According to the National Fire Protection Agency (NFPA), one of the most common causes of clothes dryer fires in the US is failure to clean the dryer and exhaust vent. The NFPA has published a great one page clothes dryer safety guide – you can download the guide by clicking HERE.
Typically, the dryer itself and the lint screen are easy to access and clean. However, the exhaust vent and the flexible connector that most dryers have between the dryer and the wall can be a real challenge to reach.
I would guess that most of us – after we fight the initial battle of getting the dryer vent connected, and then the pushing the dryer back into place, would prefer to NEVER move the dryer again. However – to properly clean the dryer exhaust, you simply must move the dryer out and take a look. Sorry – but it’s worth it!
The two most likely spots for lint to accumulate in the dryer exhaust system are where the flex line terminates at the wall, and then outside the home, at the damper/wall termination. Please – check both areas!
Unfortunately, some dryer exhausts make a number of twists and turns before reaching the outside. … Read more...
Such a simple thing – change your furnace filter when needed. Most everyone knows you’re supposed to check and change your filter regularly.
But what is “regularly”? Everyone knows you change the oil in your car every 3 months or 3 thousand miles. BTW – great marketing job oil industry :). But what about the filter on your furnace/air conditioning? A cheap filter might need changed every month. A high-quality filter might last 2-3 months. Some filters can be cleaned. Others you just throw away. If you open your windows often, change the filter more often. If you keep ‘em shut, the filter stays clean longer. What’s a person to do?
My suggestion – check at least every other month, and replace when dirty. That’s pretty simple, right?
But – let’s dig a little deeper, just for fun. I can think of 4 excellent reasons to check & change the filter at least every 2 months:
1: SAVE MONEY – a dirty filter makes the HVAC system run longer and harder. Your energy bill goes up.
2: BREATH EASIER – a clean filter, and thus a clean HVAC system means less dust in the air, and fewer allergens in your home. … Read more...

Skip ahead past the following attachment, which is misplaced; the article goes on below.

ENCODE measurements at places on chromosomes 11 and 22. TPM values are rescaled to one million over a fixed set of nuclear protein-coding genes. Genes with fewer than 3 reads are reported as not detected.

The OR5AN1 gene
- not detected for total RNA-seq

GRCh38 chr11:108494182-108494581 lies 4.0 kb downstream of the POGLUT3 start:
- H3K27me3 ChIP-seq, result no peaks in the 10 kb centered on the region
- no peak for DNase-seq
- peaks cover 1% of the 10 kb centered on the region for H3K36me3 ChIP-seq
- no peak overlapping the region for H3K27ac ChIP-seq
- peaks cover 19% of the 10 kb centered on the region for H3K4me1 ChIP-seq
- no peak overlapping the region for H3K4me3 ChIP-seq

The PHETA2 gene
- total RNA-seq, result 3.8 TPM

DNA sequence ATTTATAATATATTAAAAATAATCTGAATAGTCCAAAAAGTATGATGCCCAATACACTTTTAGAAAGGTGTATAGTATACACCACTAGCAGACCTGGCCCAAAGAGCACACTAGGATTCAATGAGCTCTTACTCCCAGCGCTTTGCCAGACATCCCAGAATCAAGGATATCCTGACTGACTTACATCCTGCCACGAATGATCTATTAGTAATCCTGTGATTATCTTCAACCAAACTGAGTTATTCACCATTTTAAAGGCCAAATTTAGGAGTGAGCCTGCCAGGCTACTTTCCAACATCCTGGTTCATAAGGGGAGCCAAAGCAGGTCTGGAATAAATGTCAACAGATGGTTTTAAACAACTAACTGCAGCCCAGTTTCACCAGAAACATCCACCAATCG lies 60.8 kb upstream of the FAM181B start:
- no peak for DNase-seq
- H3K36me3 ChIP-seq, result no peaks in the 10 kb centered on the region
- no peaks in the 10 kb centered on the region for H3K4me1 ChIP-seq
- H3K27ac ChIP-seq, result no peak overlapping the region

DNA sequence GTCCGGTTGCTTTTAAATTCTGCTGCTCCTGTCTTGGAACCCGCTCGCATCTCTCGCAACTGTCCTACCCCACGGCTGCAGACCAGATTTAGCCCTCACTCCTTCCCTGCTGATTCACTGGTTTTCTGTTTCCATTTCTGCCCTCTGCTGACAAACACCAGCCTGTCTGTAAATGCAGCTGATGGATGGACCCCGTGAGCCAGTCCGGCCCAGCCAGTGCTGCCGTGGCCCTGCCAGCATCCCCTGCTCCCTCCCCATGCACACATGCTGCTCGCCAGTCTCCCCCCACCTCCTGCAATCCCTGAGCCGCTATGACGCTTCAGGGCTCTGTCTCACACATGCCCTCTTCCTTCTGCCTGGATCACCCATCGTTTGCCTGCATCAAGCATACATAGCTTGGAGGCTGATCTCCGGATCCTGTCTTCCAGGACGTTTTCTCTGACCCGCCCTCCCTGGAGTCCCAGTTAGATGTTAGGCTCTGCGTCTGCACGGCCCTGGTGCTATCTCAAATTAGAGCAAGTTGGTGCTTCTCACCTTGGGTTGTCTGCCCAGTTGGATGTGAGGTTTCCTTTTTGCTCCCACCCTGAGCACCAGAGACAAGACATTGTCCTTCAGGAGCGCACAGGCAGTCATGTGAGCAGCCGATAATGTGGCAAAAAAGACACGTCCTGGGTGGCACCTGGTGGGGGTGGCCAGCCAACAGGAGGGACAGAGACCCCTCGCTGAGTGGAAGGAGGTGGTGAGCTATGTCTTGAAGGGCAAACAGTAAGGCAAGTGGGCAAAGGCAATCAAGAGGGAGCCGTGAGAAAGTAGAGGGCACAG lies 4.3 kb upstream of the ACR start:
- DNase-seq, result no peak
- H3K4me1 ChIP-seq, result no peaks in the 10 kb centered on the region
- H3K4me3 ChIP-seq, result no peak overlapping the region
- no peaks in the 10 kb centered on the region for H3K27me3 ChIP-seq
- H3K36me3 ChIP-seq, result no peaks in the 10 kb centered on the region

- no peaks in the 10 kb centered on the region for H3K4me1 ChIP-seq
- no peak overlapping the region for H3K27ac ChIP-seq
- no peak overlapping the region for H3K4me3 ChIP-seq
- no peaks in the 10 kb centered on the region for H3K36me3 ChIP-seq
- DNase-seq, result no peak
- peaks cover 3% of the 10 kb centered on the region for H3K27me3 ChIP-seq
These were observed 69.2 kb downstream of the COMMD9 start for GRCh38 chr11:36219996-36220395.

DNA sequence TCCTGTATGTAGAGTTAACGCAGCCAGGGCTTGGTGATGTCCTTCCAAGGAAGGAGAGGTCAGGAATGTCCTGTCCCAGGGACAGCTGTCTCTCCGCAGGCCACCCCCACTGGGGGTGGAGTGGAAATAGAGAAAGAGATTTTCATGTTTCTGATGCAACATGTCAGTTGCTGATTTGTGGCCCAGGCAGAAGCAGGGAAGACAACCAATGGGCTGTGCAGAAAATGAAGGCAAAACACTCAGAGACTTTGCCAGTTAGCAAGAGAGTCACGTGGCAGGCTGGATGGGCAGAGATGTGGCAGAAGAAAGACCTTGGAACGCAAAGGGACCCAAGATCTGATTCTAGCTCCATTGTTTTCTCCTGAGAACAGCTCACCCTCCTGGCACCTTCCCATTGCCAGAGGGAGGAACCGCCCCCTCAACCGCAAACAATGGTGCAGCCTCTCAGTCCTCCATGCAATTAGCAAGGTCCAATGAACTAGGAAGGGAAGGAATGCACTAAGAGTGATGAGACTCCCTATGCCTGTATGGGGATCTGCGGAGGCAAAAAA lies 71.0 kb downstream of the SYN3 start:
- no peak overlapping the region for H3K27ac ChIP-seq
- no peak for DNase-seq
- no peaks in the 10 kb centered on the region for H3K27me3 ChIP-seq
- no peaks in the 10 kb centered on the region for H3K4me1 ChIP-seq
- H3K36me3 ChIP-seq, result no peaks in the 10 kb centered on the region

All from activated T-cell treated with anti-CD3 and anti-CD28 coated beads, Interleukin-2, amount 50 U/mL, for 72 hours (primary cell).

Unfortunately, the number of injuries and deaths due to carbon monoxide poisoning has been rising for years. There are a number of theories for why this is, but one thing we do know: homes are much more energy efficient these days. And an energy efficient home does not “breath” like an older (drafty?) home. Therefore, even low levels of carbon monoxide in a newer home can lead to CO poisoning symptoms.
Last winter I wrote an in-depth article all about Carbon Monoxide and winter home safety. You can read that article HERE. If you do not currently have a CO detector – and if you have any of the items in the picture above (fireplace, gas furnace, or an attached garage) … please install one ASAP. Today would be great!
The National Fire Protection Association has a great one page summary about where and how to install a CO detector. You can download it by clicking HERE.
I’m a firm believer in starting with WHY.
Often the “why” we do something is more important than the “how”. If we have a strong enough reason why, we’ll figure out how!
Unfortunately, when it comes to proper heating system maintenance, the “why” can be a bit scary. If a furnace is not venting properly, if the fireplace chimney is blocked, or if one of many other items is not operating properly as the cold weather approaches, the end result could be carbon monoxide poisoning. And… it could be fatal.
Sorry to be so negative right up front, but this is vitally important for your family’s safety. According to the Center for Disease Control (CDC), “each year more than 400 Americans die from unintentional carbon monoxide poisoning not linked to fires, more than 20,000 visit the emergency room, and more than 4,000 are hospitalized.”
So…what to do? Glad you asked!
First step – if you have a gas-fired appliance of any type (furnace, water heater, clothes dryer, fireplace, refrigerator – yeah, that one surprised me too… although not very common, there ARE gas-fired refrigerators!), a wood-burning fireplace, or an attached garage – you simply MUST have a carbon monoxide detector installed.… Read more...